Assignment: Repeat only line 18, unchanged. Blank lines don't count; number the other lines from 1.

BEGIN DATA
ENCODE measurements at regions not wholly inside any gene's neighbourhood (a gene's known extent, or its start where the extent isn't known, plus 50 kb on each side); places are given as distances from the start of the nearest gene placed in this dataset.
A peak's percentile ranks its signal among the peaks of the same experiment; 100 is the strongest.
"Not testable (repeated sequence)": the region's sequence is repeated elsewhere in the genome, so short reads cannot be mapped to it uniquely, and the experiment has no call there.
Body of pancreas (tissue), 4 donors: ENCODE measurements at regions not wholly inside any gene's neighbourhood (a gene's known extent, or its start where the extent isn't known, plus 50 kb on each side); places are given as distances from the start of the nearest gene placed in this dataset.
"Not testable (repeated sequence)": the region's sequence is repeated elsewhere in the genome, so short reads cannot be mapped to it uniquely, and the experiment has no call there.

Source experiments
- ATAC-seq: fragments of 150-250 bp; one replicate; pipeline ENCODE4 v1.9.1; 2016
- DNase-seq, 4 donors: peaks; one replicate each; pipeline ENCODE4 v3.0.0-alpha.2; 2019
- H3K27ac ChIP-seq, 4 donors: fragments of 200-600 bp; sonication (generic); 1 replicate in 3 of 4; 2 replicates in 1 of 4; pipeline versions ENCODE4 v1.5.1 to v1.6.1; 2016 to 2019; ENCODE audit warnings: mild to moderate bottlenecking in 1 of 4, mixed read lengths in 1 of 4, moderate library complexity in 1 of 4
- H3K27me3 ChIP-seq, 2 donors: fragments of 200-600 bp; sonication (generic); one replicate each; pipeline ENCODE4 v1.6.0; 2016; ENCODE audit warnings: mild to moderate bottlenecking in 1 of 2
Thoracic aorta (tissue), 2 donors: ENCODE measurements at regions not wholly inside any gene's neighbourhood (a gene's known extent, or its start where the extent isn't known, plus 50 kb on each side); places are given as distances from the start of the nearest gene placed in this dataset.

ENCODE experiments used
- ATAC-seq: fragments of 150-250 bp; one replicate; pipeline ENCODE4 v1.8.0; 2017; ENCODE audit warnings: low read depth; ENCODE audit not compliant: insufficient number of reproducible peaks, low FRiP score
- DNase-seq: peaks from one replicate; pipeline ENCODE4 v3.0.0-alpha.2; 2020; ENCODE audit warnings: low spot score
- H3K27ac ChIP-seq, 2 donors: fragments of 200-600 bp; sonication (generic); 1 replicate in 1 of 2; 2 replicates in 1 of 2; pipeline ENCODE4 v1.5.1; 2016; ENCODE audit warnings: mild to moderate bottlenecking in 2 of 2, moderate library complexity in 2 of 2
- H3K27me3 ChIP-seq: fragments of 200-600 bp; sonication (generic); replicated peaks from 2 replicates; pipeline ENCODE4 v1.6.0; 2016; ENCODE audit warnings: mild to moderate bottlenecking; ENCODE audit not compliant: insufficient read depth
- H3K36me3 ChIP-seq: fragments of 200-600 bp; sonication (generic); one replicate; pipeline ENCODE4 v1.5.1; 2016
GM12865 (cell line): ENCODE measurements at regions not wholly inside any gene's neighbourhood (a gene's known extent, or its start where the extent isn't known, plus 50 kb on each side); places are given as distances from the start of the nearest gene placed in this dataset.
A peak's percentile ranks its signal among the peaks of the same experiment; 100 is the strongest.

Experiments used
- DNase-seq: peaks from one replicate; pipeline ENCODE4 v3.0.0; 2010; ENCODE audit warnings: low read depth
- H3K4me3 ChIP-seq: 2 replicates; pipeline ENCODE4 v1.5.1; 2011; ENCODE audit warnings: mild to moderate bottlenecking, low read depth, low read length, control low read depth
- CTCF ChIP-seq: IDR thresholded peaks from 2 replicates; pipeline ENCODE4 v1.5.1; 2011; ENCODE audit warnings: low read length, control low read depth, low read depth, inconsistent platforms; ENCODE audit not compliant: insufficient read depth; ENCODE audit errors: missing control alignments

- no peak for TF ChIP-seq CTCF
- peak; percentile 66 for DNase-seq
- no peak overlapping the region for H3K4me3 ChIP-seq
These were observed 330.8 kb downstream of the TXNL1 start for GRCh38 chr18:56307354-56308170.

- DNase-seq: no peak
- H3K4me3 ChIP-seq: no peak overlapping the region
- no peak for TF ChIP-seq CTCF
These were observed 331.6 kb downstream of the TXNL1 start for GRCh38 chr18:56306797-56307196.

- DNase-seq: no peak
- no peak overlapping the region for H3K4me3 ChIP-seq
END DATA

GM12865 (cell line): ENCODE measurements at regions not wholly inside any gene's neighbourhood (a gene's known extent, or its start where the extent isn't known, plus 50 kb on each side); places are given as distances from the start of the nearest gene placed in this dataset.